Article
Full-text available
The noninvasive prenatal test (NIPT) as the first trimester prenatal screening (FTS) for trisomies 21, 18, and 13 is offered to all pregnant women in the Netherlands. NIPT using genome sequencing allows for an expansion of the scope of FTS and the introduction of NIPT gives rise to ethical and societal concerns about deliberated decision‐making, pr...
Article
Full-text available
The introduction of non-invasive prenatal testing (NIPT) in healthcare systems around the world offers an opportunity to reconsider funding policies for prenatal screening. In some countries with universal access healthcare systems, pregnant women and their partners are asked to (co)pay for NIPT. In this paper, we discuss two important rationales f...
Article
Full-text available
Background The introduction of non-invasive prenatal testing (NIPT) for foetal aneuploidies is currently changing the field of prenatal screening in many countries. As it is non-invasive, safe and accurate, this technique allows for a broad implementation of first-trimester prenatal screening, which raises ethical issues, related, for instance, to...
Article
Many healthy volunteers choose to take part in Alzheimer’s disease (AD) prevention studies because they want to know whether they will develop dementia—and what they can do to reduce their risk—and are therefore interested in learning the results of AD biomarker tests. Proponents of AD biomarker disclosure often refer to the personal utility of AD...
Article
Background: Today, public and private bodies around the world are trying to facilitate and increase expanded access to unapproved, investigational drugs for patients with unmet medical needs. Methods: This paper discusses three major shifts in the field of expanded access and presents an argumentative account of ethical issues connected with tho...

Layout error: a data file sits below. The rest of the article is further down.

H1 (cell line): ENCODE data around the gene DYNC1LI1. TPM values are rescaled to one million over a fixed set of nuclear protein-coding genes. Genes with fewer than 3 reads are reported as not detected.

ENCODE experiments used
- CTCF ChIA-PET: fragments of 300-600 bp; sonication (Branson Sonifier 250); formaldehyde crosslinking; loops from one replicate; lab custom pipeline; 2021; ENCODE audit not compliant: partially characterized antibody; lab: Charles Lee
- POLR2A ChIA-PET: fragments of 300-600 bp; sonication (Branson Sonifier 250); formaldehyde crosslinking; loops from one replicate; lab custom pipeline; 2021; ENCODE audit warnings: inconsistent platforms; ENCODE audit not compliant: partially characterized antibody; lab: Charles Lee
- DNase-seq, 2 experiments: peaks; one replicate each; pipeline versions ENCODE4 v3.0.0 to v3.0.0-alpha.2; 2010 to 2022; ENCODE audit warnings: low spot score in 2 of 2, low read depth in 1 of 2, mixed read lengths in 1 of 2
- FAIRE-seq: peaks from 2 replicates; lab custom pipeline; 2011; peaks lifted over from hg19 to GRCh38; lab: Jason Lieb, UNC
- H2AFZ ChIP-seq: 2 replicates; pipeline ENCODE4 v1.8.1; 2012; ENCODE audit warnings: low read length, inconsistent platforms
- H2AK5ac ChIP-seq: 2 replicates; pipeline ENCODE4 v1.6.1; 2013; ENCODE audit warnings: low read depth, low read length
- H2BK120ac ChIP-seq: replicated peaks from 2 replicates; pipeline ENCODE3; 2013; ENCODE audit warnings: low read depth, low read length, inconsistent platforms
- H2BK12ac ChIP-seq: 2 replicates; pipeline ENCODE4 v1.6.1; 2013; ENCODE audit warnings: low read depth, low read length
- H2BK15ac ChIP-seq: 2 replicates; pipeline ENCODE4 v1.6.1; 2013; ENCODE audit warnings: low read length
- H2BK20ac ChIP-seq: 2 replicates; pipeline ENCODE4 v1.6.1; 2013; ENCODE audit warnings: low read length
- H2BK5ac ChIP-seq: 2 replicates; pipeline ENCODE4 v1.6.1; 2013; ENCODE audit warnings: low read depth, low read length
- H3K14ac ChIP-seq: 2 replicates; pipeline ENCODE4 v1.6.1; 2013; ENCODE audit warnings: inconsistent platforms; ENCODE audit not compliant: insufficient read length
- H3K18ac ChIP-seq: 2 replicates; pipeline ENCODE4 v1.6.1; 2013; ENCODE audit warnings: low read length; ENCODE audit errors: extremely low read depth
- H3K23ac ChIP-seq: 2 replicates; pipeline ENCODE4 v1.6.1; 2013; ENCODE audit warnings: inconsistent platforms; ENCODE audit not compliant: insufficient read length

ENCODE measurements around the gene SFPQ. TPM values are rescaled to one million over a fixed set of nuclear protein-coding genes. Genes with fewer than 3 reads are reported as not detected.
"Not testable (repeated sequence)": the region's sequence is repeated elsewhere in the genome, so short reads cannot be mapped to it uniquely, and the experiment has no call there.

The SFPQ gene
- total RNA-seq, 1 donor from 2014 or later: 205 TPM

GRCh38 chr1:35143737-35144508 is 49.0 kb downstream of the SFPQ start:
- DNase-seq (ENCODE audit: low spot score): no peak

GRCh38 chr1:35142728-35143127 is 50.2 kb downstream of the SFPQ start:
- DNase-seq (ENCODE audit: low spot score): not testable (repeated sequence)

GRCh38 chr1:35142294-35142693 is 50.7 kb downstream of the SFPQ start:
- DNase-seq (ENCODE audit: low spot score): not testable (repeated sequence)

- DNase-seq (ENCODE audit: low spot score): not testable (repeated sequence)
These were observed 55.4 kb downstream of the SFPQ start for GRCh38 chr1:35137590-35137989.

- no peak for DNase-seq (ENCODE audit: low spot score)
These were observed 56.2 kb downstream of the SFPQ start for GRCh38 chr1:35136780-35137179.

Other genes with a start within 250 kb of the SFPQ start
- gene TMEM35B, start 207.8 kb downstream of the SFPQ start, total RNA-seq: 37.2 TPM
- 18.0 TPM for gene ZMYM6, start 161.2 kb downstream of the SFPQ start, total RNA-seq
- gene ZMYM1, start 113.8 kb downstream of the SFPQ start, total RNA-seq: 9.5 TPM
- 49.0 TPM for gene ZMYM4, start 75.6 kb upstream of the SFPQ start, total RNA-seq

Article
In the debate surrounding the introduction of non-invasive prenatal testing (NIPT) in prenatal screening programmes, the concept of routinisation is often used to refer to concerns and potential negative consequences of the test. A literature analysis shows that routinisation has many different meanings, which can be distinguished in three major ve...
Article
Biomedical research aimed at the development of therapies for chronic and late‐onset conditions increasingly concentrates on the early treatment of symptom‐less disease. This broad trend is evidenced in prominent shifts in contemporary dementia research. Revised diagnostic criteria and new approaches to clinical trials propose a focus on earlier st...
Article
Biomedical research aimed at the development of therapies for chronic and late-onset conditions increasingly concentrates on the early treatment of symptom-less disease. This broad trend is evidenced in prominent shifts in contemporary dementia research. Revised diagnostic criteria and new approaches to clinical trials propose a focus on earlier st...
Article
Full-text available